wall laughing last

Posted by PicasaPeels and cracks and strata revealed.

So impressed am I with Victor Hugo's compelling novel, The Laughing Man, that I have ordered a copy in English, to give to the next deserving person I encounter. I am only half way though the French original L'Homme qui Rit and find it difficult to put down. It is the first Hugo novel that I have read. The better know Notre Dame and Les Miserables have not appealed perhaps because of their fame as films and musicals. The pocket sized classic English edition of L'Homme... arrives to day.  When at school we learnt and recited VH's lament for the Battle of Waterloo which begins " Waterloo, Waterloo, morne plaine!...and produced mixed feeling of triumph, guilt for being on the winning side, and laughter because Waterloo station, just round the corner, badly fitted the melancholic alexandrine  music of the words.

Today the last of this summer's extraordinary crop of courgettes are to be grated, fried seasoned with a little feta cheese added to some beaten eggs,  and turned into a fritata, an Italian omelet of which we have  become very fond.

Wednesday, October 26, 2011

touching specifically conker

Posted by Picasa Clouds, snouts approaching.

In Calverley Precinct there are often young people with clip boards. Invariably they are pushing one cult or another. Their habit is to greet you in a familiar way which people of my generation find uncomfortable. "How are you? " asks a young man, as it seems into the air, then catching my eye, adds, " you in particular?" But this old fart is not for stopping.

There is something about conkers newly released from their spiky green packs, that produces the sort of thrill you get when opening a present. Today digging over the bed where beans grew this summer I turn up a bright new conker, shining like  polished furniture. There nearest horse chestnut tree is about 100 meters away. Only a squirrel could have brought it there. But with some difficulty because it is a large nut for small jaws. Unless it was a fox! But foxes don't bury conkers. Or Do they?

Tuesday, October 25, 2011

window slug Pam

Posted by Picasa Upper floor window of Hall's Bookshop with reflection of pigeon.

In the bed which I am turning over for the Autumn I recoil at the sight of an enormous  slug. It seems to glower at me.  Slugs are not my favourite creatures. To my relief this one turns out to be the vestiges of a rotting courgette or zucchini. I bury it with  special pleasure.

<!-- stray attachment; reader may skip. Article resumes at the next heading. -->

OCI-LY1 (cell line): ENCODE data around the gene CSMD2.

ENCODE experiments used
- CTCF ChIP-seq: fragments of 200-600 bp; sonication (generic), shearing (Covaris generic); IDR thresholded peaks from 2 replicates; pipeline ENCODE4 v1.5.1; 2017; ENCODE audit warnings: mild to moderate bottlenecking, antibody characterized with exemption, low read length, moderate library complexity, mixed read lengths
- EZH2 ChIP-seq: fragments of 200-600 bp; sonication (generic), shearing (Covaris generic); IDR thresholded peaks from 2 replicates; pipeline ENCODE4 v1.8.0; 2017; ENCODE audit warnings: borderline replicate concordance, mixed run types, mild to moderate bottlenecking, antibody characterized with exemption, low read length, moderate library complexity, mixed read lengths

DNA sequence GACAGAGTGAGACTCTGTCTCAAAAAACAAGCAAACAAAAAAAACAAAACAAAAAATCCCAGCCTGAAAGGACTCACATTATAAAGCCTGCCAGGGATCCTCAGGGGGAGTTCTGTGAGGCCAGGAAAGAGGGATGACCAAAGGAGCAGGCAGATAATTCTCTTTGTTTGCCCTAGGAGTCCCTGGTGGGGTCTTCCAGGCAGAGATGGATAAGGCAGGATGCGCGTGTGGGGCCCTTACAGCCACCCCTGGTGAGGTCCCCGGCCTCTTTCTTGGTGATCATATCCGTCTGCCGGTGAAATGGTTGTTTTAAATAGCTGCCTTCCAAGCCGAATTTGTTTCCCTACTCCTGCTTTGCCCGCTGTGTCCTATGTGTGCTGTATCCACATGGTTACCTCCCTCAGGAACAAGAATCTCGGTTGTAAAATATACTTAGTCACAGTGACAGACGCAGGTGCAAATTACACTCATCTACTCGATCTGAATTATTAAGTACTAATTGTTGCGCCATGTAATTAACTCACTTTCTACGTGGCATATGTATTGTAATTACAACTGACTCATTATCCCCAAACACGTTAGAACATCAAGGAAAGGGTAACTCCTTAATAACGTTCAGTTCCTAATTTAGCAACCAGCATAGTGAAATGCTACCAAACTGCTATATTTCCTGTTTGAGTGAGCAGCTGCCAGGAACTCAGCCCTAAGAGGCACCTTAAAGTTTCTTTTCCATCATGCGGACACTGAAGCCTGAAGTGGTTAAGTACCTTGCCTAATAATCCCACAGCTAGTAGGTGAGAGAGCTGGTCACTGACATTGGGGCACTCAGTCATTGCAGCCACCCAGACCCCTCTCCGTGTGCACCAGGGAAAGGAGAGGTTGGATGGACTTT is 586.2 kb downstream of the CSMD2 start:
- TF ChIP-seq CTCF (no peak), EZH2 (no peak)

Inscribed on a bench in Calverley Precinct. "Pam. Born to shop. 1950 - 1997."

Monday, October 24, 2011

stacked TV ivy

Posted by Picasa Chairs and collared dove.

"Excuse me, have I seen you on TV?" says the waitress at The Crown at Groomsbridge. "You look just  like... you know that man in ...." A celebrity at last. Well not quite. Having denied my appearance on the screen,  I offer my autograph which is politely declined.

There a lamppost near our house where ivy has climbed exuberantly. It is almost half way up, as though it is some kind of rampant legging.

Sunday, October 23, 2011

walkies chill diet

Posted by Picasa On the beach at Sitges. The last of the summer wine.

A regular feature in the Saturday edition of The Financial Times is an interview with a well known person under the banner Lunch with the FT. I don't always read the interview, but I never miss the panel containing the lunch menu. What saddens me nowadays is the sobriety of the meal. Wine rarely features. A puritan frugality seems to be the order of the day where alcohol is concerned.  Lunch in my lunching day was rarely anything but over the top. Saturday's FT excelled itself in demonstrating this new puritanism. The subject of the interview was one, Millar S Dexter, who owns a "preppy" clothing chain called Crew. To accompany their meatballs at Paulino's in New York, he and his interlocutor drank Diet Coke and Peligrino. The meal was followed by two cappuccinos. Cheers.

I read but I do not write novels. Sometimes, though, the title of a novel  waiting to be written  comes to me even though I haven't a clue what it would contain. Today's inspiration is Wind Chill Factor. Aspirant or accomplished novelists are welcome to have their way it.

Saturday, October 22, 2011

fading spice crunch